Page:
The purpose of this story on limbo is not to make you feel sorry for me. If sympathy is your default setting, stop. I don’t want it. I just want to write through this.
I don’t remember a time that I didn’t want to run away from home. My skin and bones never felt like my own; it was always burning and blistering into different directions. I once looked up at my mother and didn’t know who she was. We were standing in the kitchen, the taps dripping at intervals into the red bucket under the sink, and for a brief moment, her face was unfamiliar to me. How would I ever know her, I wondered, before I started to plan my escape.
I think I’ve always been in limbo
My first attempt at escape happened when I was nine. My heavily pregnant mother was going to spend a few days in the hospital. My brother stubbornly refused to be born (perhaps a premonition of all the other things he would rebel against in future) and as she went past her ninth month of labour, she moved into the hospital. I saw that as my chance and ran down the road to a friend’s house, where I stayed until mother and baby came home. My father sat in stoic silence through all of it; smoking his pipe by the kitchen door.
I escaped for real when I turned 13. My father tried to hold on to me, but I was out the door before he could put down his enamel coffee cup.
Public speaking paid for my tuition at a boarding school 50 km away.
For some reason, despite my chronic shyness and propensity for spewing profanities at adults when they came too close, I out-performed my classmates and became the best ATKV-orator in South Africa when I was but a scrap of a 14-year-old. It wasn’t long before the need to escape came back though; I didn’t belong in a fancy school with neatly-dressed, church-going children of farmers and doctors and magistrates.
When I was 18, I was in a toxic relationship that bore no label (ironic eye-roll) with a tik-addict. In one part of my life, I was succeeding beyond expectations: five As in matric, 92% average, bursaries rolling in by the bus-load. In the other part, I was tied to a human downward spiral; I was weak, impressionable, sure no one else would ever love me, even though he didn’t.
My escape was swift and ruthless; I got on that Greyhound bound for Grahamstown and never looked back.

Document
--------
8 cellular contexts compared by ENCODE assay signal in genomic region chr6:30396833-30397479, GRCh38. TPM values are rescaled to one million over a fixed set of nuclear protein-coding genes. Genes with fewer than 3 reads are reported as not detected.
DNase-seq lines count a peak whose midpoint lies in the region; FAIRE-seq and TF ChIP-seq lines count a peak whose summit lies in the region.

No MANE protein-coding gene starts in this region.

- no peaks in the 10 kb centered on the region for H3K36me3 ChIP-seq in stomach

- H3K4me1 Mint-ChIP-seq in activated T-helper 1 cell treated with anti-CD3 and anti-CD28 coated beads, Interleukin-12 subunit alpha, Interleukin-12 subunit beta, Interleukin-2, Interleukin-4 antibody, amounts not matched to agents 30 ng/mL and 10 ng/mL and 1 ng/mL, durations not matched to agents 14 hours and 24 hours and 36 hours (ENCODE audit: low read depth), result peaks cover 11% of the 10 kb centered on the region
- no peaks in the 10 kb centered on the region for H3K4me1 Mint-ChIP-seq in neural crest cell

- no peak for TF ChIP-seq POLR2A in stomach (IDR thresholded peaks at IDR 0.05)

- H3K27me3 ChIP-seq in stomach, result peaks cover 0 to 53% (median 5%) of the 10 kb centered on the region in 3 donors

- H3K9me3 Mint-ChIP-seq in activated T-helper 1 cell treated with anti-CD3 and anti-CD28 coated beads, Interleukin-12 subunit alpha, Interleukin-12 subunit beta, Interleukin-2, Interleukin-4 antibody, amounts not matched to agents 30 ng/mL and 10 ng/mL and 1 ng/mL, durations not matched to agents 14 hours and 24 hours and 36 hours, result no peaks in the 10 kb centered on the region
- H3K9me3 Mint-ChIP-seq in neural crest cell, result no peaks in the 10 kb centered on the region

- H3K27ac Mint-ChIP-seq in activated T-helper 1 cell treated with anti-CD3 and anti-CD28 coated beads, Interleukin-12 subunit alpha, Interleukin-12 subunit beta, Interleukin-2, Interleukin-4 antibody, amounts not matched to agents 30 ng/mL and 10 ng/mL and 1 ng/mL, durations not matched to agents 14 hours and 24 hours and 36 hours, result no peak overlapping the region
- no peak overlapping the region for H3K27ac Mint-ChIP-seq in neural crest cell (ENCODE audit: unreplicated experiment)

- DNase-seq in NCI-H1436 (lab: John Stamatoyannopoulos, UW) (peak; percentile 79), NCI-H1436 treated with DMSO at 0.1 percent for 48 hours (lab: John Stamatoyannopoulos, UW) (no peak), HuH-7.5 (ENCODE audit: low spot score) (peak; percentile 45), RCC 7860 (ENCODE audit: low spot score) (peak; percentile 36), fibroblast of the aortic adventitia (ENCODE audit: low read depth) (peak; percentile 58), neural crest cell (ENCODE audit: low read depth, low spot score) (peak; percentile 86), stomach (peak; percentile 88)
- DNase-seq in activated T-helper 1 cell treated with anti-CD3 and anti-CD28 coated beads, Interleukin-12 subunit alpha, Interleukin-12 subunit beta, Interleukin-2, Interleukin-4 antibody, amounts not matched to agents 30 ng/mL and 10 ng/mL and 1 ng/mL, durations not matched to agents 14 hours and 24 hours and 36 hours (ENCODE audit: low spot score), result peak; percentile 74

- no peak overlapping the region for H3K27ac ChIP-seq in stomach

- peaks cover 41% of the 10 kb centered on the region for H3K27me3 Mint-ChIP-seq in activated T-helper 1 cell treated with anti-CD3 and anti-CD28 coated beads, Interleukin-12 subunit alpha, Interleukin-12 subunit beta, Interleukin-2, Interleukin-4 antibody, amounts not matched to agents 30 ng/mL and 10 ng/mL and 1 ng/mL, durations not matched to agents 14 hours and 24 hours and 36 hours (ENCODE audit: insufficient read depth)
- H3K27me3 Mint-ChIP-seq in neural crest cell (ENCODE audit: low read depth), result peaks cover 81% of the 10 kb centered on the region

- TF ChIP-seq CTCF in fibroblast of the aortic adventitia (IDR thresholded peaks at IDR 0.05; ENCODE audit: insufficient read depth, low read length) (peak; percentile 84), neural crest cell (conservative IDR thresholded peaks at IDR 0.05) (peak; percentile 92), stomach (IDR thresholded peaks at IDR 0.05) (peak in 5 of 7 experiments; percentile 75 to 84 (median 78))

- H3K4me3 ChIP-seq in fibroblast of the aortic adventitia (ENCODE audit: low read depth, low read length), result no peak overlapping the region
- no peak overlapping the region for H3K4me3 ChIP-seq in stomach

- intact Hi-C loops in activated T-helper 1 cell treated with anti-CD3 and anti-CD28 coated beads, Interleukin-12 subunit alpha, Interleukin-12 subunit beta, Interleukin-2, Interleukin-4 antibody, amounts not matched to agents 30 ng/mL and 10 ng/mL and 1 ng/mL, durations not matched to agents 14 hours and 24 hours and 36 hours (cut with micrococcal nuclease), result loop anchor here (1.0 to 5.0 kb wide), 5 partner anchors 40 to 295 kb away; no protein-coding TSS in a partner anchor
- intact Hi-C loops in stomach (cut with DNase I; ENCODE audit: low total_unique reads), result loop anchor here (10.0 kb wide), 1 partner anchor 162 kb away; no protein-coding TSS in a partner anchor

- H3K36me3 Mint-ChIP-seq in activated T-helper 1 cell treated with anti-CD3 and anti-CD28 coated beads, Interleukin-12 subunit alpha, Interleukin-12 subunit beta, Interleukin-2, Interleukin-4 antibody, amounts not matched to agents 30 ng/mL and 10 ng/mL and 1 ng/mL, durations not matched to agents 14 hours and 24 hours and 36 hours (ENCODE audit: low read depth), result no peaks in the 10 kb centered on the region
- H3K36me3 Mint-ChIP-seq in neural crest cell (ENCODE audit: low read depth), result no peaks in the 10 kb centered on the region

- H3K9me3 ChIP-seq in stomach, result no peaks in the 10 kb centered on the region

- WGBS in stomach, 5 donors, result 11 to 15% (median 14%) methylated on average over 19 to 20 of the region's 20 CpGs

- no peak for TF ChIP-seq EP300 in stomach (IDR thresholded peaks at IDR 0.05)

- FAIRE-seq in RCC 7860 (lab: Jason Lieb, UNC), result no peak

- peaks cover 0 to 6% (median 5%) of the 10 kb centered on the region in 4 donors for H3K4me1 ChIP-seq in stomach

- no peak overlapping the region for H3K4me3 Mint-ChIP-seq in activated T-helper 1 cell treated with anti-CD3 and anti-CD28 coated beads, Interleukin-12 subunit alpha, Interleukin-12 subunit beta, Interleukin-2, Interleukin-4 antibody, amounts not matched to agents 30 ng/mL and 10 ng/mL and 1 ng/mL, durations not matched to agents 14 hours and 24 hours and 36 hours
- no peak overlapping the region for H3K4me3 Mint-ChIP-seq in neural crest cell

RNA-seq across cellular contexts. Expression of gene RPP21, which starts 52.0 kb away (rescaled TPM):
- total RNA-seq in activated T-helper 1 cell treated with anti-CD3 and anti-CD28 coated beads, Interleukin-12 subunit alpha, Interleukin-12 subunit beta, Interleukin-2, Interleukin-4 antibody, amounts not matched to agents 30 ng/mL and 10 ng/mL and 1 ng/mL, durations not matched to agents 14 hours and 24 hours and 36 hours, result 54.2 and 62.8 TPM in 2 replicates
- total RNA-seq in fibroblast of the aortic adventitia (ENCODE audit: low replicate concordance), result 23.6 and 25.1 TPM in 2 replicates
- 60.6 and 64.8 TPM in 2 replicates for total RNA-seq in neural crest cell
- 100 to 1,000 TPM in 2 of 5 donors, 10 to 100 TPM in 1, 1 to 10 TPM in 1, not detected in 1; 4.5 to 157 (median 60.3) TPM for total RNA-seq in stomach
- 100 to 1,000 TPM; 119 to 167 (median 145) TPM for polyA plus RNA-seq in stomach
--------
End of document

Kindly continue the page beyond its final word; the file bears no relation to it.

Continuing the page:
Home for a time
In Grahamstown, I finally felt at home. It still is, to this day, the one place where I can be myself. The place where I am at my most productive, my most creative, the best version of me (if you can look past the cigarettes and alcoholism that marked, or marred, my early twenties).
I haven’t had that feeling of limbo in a long time. Perhaps because I married a good guy, spent time overseas, and haven’t suffered heartbreak quite like this since high school. Even my own stint in hospital didn’t feel quite as emptifying as this. Brief visits to Calitzdorp made the old feelings flare up; the need to put foot on the accelerator and drive into the nearest dam; flashes of dis-belonging like hot flushes in December. It starts under your armpits and rolls down your back while your heart pounds in your head: get out, get out, get out. It’s all you can see, think, feel until you burst open like a cockroach under a heavy heel.
I had a good job in China, but I wanted more, wanted to be a writer. Then I got a job dreams are made of, and I signed the contract, handed in my letter, and came back to South Africa to prepare for the next journey to the Middle East.
And then the magazine closed down.
Without warning; without regrets.
The phone call came before Christmas, and now, here I am. In a skin that’s not my own, in a place I can’t control; a feeling that is all-too-familiar. I’m in limbo once again, reconnected with an old friend, living out of a suitcase.
Limbo remedy: Simon and Garfunkel, Homeward Bound